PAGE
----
This splendid 10-room gallery on the Grand Canal - inexplicably absent from many online Venice guides - houses a delightful collection of 19th and 20th century art (as well as a smaller Oriental Art Museum on the top floor). While the great majority of the works are by Italian artists possibly less well-known to a general audience, some big international names are also represented, with fine pieces by Bonnard, Chagall, de Chirico, Kandinsky, Klimt, Mirò, Tanguy.
We wandered round the streets alleyways and canals. Venice is a great city to get lost in. Taking in the history and architecture while listening to the sound of opera coming from the shops. Stopping now and then for chicheti (bar snacks) or to share a deliciously thick Italian hot chocolate.
We eventually got to our destination, Rialto, and then it started to snow. Venice is romantic at anytime but in the winter it’s never bettered.
The Venice Carnival is a photographer's dream with figures dressed in costumes ranging from the absolutely beautiful to the bizarre.
Most people go to St Mark's Square to take pictures on the last days of Carnival. There are many fantastic images to be found but the square gets incredibly crowded and shots have to be taken quickly and often onlookers get in the way. My tip therefore is to move away from the square to other, quieter locations where you will encounter some of the more professional models who will be prepared to give you much more time to pose them and to compose your pictures.
The best time to try is late morning and promising locations are outside the Salute Church, the walk between Accademia and S. Toma vaporetto stops (taking in Campo S. Baranaba) and the walk between San Marco and Campo Santo Stefano. Indeed, many of the main piazzas and campos are a good bet. This is a great opportunity to get away from the crowds and work with some good amateur models.
To take photographs simply ask politely and if language is a problem, indicating the camera is usually enough to start taking pictures.
Beautiful, romantic folk take note, the Rialto Bridge is an iconic pedestrian bridge that belongs to the medieval era. It spans over the Grand Canal and is acknowledged as the hub for commercial activities for centuries. You can even find the old stores, jewelry shops and various small counters still running their business. Lots of shops to buy your loved one a special present.
The enticing Rialto Bridge is the oldest and the most fascinating bridge in this beautiful city. The overpass consists of magnificent pillars and amazingly crafted arches. You can witness the stunning view of the Grand Canal while shopping and snuggling up to your lovely partner.
All for walking a few hundred metres, you (1) bypass the huge queue for the Doge's Palace (2) get a joint ticket for both places, cheaper than separate.
52 Piazza San Marco, other end of St.Mark's square from the Doge's Palace
The Art Academy B&B in Dorsoduro, Venice is a truly wonderful little gem. Tucked away by the side of the Accademia bridge you couldn't wish for a nicer to stay whilst exploring the marvels of Venice. The hosts Barbara and Mara were friendly and welcoming - despite our delayed 1 am appearance due to fog and an un-expected route via Trieste!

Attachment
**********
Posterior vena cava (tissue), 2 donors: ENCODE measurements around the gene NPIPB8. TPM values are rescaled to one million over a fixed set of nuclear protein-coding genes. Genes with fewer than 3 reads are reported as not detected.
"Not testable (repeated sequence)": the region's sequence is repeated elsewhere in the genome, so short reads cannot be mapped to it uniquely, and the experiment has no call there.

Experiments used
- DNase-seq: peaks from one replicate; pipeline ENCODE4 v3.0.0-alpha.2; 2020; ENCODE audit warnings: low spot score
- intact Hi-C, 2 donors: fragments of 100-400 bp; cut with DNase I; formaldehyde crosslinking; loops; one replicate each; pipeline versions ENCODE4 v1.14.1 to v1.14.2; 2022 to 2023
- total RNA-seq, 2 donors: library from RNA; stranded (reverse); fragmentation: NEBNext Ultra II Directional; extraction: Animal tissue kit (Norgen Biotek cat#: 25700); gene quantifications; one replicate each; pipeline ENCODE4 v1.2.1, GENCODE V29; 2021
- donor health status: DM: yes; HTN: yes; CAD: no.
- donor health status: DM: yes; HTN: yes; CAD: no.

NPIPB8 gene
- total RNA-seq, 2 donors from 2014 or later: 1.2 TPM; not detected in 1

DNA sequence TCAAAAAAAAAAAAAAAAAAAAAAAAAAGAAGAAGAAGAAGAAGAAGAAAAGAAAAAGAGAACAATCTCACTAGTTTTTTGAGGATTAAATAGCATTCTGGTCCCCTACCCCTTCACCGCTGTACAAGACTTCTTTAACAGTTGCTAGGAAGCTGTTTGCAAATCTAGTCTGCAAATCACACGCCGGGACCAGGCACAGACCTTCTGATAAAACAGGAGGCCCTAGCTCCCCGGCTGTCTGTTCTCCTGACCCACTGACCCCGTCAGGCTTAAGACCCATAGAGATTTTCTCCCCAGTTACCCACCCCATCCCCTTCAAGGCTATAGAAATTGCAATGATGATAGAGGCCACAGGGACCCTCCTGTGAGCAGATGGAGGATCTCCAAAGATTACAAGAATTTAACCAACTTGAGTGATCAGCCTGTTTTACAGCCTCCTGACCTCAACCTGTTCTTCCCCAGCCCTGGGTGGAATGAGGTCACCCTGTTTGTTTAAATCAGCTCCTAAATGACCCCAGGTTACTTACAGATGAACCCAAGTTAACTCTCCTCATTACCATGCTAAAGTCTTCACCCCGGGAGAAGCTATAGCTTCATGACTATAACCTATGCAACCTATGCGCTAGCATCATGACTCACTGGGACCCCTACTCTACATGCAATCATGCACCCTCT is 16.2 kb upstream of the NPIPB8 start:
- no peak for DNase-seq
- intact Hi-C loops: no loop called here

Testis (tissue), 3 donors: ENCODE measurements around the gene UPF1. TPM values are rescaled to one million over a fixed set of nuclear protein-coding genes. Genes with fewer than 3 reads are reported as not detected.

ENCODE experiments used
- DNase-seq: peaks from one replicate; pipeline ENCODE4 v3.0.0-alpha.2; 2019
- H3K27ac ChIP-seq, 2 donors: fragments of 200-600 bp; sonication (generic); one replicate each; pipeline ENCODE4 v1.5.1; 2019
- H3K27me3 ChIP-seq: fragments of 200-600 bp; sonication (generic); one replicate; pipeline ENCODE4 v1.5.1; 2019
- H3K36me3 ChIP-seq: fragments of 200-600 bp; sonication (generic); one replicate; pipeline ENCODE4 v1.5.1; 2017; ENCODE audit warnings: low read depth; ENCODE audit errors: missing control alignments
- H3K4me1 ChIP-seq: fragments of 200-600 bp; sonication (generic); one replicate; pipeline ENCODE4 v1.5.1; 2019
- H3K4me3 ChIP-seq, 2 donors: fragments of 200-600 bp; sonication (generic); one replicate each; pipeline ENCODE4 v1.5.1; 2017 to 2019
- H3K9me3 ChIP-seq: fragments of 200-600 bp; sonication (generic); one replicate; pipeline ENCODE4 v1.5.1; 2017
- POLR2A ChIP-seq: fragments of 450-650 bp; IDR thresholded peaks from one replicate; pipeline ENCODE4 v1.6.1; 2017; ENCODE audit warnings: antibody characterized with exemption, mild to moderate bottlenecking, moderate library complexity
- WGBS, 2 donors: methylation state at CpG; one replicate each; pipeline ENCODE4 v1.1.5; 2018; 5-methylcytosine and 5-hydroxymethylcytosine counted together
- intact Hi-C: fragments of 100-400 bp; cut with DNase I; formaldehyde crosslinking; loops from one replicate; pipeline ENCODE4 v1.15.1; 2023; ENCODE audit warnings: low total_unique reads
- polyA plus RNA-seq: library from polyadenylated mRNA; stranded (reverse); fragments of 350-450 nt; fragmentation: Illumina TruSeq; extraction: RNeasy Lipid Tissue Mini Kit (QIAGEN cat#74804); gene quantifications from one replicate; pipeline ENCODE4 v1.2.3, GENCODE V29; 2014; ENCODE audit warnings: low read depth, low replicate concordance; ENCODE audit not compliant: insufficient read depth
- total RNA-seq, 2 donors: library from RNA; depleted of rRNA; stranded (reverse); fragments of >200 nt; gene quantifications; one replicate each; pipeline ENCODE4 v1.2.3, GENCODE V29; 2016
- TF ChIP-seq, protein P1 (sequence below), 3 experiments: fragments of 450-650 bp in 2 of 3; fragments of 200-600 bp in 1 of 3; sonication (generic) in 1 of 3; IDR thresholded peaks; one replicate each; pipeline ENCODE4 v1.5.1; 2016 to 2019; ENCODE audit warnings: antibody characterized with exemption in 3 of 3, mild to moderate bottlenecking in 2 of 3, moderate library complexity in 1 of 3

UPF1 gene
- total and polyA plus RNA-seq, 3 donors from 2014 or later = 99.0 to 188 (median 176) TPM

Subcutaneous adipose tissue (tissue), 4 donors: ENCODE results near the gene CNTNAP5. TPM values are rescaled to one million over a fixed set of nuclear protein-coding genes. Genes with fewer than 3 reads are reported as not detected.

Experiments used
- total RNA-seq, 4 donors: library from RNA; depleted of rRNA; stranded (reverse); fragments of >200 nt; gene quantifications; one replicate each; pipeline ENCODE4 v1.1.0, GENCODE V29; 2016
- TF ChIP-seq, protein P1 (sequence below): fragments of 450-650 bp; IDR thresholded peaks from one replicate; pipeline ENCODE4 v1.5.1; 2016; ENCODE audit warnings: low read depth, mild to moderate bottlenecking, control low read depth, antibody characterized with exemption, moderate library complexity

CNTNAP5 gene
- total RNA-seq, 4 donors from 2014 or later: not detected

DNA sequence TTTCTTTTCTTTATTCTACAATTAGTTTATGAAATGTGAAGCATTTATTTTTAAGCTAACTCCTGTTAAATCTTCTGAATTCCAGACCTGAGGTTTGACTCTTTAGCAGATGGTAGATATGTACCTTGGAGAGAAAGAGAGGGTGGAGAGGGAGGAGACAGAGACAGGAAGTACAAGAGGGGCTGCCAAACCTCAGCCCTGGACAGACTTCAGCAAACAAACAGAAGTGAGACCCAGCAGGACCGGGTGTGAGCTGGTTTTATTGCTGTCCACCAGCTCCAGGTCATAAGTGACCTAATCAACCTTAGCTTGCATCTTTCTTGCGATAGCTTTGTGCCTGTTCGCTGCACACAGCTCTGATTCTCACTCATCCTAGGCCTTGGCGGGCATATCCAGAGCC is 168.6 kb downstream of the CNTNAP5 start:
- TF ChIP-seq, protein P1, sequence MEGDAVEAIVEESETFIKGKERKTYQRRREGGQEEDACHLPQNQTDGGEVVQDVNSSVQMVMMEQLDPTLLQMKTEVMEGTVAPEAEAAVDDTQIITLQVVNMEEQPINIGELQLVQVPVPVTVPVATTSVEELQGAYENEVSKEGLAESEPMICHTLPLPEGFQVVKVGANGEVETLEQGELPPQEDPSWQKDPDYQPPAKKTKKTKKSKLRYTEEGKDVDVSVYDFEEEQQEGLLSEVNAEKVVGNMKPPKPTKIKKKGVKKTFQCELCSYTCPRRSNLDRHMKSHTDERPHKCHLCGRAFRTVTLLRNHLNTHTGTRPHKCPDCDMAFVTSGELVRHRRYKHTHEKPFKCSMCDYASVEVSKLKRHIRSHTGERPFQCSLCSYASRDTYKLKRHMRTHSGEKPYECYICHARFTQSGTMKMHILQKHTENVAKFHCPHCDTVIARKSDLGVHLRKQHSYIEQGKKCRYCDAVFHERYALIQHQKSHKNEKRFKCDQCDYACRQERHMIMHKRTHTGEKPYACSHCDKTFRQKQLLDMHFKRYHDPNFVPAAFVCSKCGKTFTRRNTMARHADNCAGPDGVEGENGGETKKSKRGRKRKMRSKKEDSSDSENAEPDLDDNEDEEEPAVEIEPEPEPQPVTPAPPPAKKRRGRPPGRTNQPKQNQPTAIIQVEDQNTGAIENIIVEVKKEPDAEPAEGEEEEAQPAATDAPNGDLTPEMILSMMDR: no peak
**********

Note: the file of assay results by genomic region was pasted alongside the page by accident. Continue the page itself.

The rooms are immaculately clean and bright and spacious with simple furnishings. Some rooms have views of the Grand Canal..... the thrill of opening the shutters in the morning and seeing it all before you cannot be beaten.Rooms are available with en-suite or shared bathrooms, we opted for the latter and it was all perfectly fine.No queues or drama, perfectly nice bathroom with all the usual facilities. A lovely Italian breakfast is served in a room with views of the Grand Canal - so not much talking over breakfast but plenty of gawping!
Trust me, I have been to Venice before and places to stay that are as good as this, as centrally located and with such friendly & helpful hosts can be counted on the fingers of one hand. If flashy and fancy is your thing, then this isn't for you, but if you want to see and experience the friendlier side of Venice then do go and stay! Tell them Emma sent you!
I would definitely recommend a look when you visit Venice. It's inside the Church of St Mark (Basilica di San Marco) and as well as the fantastic ceiling mosaics, offers has a great view of the piazza.
Go up the (steep!) staircase on the right as you go from the narthex into the main body of the church. It's worth the effort, though.
The real horses of San Marco are up here too – the other ones are only modern replicas.
San Marco, Piazza San Marco
Venice is my most favourite city in the entire world, but when you are fed up of being jostled and barged into, when you become invisible to the ocean liner troupe let loose in the city for a few hours, where can you go?
Take the vaporetto or ferry from the Fondamente Nouve stop on Venice’s northern shore and travel 10km north-west across the lagoon to the tiny, windswept island of Torcello.
Deep channels run between the mud-banks and are marked by bricole, wooden poles lashed together and emerging from the water. The channels are busy with all sorts of craft - rushing water taxis, vaporetto ploughing along full of city workers, huge dredgers keeping channels clear and fishermen looking for shrimp.